Cubing numbers and finding the cube root of a number are very similar to square numbers and square roots:

To **cube** a number, we use the \color{black}{x^3} button. This will insert a superscript \color{black}{^3} directly after the number that appears in the display. Pressing \color{black}= will perform the ‘cube’ operation.

To **cube root **a number, we can use the \color{black}{\sqrt[3]{\square}} button. On our calculator, this can be accessed by activating the SHIFT key, then pressing the square root symbol (\color{black}{\sqrt{\square}}). Pressing the button allows you to type a number underneath the cube root symbol. Pressing \color{black}= will perform the ‘cube root’ operation on the number you type in.

In the example on the right, we perform two calculations:

- First, we perform the calculation \color{black}{3^3=} which gives an answer of \color{black}27
- Next, we perform the calculation \color{black}{\sqrt[3]{64} =} which gives an answer of \color{black}4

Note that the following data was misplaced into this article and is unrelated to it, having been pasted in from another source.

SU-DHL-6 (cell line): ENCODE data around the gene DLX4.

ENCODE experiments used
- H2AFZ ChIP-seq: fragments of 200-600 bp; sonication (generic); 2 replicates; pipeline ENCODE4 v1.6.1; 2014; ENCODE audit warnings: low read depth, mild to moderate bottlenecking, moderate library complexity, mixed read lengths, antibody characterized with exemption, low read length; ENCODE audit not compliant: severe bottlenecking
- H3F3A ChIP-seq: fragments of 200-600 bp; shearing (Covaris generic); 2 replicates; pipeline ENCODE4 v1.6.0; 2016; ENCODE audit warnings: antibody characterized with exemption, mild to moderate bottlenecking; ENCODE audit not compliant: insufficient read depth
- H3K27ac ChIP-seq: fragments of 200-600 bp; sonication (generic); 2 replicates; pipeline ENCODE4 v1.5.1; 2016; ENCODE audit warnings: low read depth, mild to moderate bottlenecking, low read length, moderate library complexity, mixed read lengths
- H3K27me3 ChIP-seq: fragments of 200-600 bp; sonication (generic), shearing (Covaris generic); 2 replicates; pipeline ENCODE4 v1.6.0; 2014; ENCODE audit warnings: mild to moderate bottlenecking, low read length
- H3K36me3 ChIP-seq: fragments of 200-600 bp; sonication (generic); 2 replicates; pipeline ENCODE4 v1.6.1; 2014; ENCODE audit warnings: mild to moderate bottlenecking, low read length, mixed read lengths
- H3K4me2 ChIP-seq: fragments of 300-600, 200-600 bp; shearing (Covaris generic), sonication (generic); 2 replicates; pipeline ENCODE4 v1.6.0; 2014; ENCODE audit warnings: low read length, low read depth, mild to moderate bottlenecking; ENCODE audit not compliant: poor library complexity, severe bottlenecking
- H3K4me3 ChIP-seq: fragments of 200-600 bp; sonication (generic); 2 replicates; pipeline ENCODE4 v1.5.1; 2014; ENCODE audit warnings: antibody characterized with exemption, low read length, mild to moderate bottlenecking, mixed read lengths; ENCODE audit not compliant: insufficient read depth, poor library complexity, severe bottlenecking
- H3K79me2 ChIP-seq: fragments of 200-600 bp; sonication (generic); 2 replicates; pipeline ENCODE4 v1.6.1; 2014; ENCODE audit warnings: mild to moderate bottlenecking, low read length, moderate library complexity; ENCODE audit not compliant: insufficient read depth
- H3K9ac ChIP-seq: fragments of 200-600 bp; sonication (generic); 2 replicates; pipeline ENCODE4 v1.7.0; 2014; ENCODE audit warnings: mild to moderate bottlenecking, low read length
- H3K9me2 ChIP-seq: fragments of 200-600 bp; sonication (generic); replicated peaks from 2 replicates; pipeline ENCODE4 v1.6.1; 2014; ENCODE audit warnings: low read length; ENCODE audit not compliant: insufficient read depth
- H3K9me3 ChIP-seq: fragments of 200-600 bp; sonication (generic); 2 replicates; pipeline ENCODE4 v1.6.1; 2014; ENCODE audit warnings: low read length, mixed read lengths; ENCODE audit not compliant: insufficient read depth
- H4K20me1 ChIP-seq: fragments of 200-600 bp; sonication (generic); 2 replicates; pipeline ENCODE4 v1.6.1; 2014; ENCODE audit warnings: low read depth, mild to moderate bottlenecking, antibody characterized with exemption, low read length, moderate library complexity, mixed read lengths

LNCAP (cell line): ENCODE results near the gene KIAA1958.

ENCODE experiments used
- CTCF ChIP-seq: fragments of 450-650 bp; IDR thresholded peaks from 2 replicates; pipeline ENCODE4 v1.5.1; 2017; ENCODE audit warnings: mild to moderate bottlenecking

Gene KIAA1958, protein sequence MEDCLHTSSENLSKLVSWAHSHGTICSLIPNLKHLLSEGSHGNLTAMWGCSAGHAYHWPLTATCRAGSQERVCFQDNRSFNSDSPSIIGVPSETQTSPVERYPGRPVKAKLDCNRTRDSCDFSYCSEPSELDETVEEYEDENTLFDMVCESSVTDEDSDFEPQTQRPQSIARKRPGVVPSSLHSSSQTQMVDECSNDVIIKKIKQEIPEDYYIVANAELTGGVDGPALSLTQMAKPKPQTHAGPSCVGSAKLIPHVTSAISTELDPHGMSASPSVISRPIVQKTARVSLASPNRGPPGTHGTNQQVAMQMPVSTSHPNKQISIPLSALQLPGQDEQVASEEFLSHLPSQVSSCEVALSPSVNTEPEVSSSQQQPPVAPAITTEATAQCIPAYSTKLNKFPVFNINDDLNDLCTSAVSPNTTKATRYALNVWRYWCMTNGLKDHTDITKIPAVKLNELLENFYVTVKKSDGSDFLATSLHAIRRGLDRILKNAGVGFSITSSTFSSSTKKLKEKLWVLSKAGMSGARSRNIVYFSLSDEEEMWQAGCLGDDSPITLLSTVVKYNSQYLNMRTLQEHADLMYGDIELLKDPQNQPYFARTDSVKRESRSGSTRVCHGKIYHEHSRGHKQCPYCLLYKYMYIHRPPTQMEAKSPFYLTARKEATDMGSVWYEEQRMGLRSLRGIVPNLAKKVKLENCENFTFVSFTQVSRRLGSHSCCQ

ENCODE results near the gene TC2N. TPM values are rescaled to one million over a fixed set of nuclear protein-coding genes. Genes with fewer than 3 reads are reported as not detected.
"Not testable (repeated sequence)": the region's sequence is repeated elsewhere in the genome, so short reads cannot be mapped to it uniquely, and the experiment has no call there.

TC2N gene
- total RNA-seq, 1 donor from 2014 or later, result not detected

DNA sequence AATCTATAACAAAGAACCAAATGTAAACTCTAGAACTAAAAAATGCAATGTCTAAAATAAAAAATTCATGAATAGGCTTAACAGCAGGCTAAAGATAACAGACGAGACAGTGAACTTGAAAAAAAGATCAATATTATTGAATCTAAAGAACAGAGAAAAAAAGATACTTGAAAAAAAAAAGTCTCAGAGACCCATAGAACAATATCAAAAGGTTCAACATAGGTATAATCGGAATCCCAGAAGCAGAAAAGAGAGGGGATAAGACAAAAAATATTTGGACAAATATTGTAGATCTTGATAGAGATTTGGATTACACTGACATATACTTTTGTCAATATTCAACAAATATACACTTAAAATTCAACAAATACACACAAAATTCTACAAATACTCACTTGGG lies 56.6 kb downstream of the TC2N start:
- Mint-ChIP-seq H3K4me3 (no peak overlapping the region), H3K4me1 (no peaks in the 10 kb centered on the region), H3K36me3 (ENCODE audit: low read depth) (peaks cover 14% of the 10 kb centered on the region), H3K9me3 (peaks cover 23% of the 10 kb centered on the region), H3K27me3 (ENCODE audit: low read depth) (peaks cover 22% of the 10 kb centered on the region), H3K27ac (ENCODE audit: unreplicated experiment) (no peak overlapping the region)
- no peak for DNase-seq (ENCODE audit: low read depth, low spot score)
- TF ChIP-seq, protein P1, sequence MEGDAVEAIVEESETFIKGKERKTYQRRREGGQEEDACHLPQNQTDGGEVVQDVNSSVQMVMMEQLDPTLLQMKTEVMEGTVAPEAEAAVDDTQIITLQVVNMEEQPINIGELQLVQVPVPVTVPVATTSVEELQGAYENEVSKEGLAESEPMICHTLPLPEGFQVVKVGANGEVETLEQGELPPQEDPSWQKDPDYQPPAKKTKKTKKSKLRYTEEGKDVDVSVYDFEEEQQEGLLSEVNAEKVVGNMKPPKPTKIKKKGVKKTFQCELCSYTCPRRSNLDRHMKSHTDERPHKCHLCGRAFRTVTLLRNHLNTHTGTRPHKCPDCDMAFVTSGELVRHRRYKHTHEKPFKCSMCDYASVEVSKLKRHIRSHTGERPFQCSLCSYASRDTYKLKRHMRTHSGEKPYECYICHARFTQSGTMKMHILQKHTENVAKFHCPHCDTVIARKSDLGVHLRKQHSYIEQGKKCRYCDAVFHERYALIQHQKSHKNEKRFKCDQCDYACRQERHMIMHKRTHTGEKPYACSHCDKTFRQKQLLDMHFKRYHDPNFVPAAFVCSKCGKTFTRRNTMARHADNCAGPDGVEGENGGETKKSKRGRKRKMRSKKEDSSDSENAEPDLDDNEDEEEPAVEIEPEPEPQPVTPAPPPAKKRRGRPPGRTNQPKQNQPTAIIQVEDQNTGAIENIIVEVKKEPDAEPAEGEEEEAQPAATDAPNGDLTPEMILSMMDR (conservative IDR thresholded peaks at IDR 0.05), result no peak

**Note:**

You can use the \color{black}{x^{\square}} and \color{black}{\sqrt[\blacksquare]{\square}} buttons to manually enter a power or a root other than a square-root or a cube-root. However, you are unlikely to see these at KS3.

**Skill 4: Brackets and Fractions**

We can perform calculations involving brackets on a scientific calculator. The calculator will follow the rules of **BIDMAS**, so it will calculate anything inside the brackets first. This makes performing long sums quite simple. There are two bracket keys, which look like \color{black}( and \color{black}).

We can also input fractions directly into the calculator using the \color{black}{\dfrac{\blacksquare}{\square}} button. You can navigate between the top and bottom of the fraction using the up and down **arrow keys**. The left and right arrow keys can be used to navigate through the display to enter the rest of your calculation.

In the example on the right, we perform the calculation \color{black}{\bigg(\dfrac{1}{2} + 1 \bigg) \times 4 =} which gives an answer of \color{black}6.

**Skill 5: Using the ‘Ans’ Button**

Your calculator stores the answer to your most recent calculation. Their are two ways you can recall the stored answer:

- Enter an operation, such as \color{black}\times or \color{black}+ straight after pressing \color{black}=
- This will automatically begin a new calculation beginning with the previous answer

- Using the \color{black}{\text{Ans}} button
- This will allow you to enter the stored value at any point in a calculation